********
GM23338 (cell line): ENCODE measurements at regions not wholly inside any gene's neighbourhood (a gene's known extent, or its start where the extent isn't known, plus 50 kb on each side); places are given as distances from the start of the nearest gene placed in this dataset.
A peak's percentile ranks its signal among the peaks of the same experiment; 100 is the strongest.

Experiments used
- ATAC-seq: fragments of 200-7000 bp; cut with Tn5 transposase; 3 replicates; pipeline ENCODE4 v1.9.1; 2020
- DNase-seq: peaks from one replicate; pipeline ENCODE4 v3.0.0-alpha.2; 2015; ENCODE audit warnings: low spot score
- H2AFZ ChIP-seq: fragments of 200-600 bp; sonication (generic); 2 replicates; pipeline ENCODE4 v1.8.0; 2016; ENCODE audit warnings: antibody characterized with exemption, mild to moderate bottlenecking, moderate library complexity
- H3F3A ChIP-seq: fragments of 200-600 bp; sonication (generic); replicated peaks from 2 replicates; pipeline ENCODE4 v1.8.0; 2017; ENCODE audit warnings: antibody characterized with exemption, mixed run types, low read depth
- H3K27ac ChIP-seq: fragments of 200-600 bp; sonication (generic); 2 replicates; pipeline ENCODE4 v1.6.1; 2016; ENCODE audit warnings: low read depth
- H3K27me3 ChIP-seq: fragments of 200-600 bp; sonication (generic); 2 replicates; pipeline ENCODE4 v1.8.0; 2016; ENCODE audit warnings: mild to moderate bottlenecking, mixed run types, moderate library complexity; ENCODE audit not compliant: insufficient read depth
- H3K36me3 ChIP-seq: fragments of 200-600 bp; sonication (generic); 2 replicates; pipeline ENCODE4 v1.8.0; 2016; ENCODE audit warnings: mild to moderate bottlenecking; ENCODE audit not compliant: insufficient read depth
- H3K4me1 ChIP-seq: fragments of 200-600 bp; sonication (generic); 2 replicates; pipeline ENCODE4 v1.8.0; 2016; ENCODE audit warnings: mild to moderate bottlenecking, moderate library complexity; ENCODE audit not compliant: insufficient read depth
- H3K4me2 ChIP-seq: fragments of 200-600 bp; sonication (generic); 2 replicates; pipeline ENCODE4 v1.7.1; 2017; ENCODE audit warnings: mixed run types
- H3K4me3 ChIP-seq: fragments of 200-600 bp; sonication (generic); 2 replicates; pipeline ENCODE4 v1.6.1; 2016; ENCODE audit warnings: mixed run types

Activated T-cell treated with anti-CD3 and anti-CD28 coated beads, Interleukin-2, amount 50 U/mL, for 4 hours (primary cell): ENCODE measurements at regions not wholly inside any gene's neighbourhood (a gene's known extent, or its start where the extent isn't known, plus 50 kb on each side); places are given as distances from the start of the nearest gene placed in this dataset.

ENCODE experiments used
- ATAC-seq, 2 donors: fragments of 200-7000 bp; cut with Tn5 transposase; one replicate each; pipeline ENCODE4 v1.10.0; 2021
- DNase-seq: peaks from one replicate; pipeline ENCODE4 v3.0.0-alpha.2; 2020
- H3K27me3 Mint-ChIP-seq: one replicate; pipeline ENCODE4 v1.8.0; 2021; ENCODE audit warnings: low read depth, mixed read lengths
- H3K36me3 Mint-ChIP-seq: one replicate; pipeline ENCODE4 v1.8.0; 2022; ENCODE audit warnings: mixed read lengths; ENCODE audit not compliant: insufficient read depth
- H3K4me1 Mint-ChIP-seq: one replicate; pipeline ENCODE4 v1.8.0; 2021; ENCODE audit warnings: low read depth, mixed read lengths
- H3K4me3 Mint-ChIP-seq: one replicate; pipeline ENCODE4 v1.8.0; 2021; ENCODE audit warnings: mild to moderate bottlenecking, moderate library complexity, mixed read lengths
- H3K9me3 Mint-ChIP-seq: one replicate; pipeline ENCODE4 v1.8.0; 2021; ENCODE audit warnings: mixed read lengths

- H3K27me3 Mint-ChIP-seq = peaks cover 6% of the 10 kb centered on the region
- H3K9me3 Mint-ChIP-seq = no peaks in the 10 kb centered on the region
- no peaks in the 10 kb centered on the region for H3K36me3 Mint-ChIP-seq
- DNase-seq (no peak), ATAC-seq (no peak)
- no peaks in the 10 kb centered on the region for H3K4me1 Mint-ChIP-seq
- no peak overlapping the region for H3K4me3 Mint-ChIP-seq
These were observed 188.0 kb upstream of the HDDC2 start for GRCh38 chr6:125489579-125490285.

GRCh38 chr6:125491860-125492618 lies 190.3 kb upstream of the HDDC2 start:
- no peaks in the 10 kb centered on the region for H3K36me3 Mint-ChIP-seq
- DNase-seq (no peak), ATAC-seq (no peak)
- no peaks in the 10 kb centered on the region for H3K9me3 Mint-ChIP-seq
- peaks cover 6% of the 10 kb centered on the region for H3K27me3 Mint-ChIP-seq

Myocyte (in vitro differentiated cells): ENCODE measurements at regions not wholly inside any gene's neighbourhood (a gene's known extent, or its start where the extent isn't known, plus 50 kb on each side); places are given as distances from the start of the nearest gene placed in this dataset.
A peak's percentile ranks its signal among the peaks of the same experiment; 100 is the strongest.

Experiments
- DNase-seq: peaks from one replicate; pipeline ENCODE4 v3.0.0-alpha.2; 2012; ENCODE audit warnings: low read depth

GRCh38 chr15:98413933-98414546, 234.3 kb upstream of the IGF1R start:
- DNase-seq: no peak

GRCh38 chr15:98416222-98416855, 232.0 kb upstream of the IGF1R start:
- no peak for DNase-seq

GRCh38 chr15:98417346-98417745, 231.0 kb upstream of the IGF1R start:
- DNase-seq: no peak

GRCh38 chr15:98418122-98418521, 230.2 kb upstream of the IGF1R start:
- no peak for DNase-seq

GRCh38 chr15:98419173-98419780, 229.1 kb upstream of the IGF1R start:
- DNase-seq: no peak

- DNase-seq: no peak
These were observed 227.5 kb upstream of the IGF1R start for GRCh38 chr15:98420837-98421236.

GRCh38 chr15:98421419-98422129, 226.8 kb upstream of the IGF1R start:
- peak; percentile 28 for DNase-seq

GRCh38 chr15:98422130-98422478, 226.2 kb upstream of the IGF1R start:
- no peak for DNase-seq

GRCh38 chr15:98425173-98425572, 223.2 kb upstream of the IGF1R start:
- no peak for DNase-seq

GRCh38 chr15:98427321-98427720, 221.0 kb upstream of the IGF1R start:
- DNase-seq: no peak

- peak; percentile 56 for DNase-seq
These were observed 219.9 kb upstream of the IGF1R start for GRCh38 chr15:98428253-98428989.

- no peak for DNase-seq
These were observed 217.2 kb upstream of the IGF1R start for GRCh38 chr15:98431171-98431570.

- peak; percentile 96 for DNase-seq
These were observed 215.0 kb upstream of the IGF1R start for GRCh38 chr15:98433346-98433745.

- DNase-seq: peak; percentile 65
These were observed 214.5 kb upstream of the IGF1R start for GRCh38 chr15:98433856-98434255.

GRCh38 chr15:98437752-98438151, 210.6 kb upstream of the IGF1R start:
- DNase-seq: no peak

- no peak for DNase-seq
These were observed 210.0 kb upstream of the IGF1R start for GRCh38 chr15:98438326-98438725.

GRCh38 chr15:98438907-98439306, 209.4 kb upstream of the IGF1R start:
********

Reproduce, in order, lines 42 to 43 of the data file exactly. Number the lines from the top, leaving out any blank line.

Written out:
- no peak for DNase-seq

GRCh38 chr15:98417346-98417745, 231.0 kb upstream of the IGF1R start: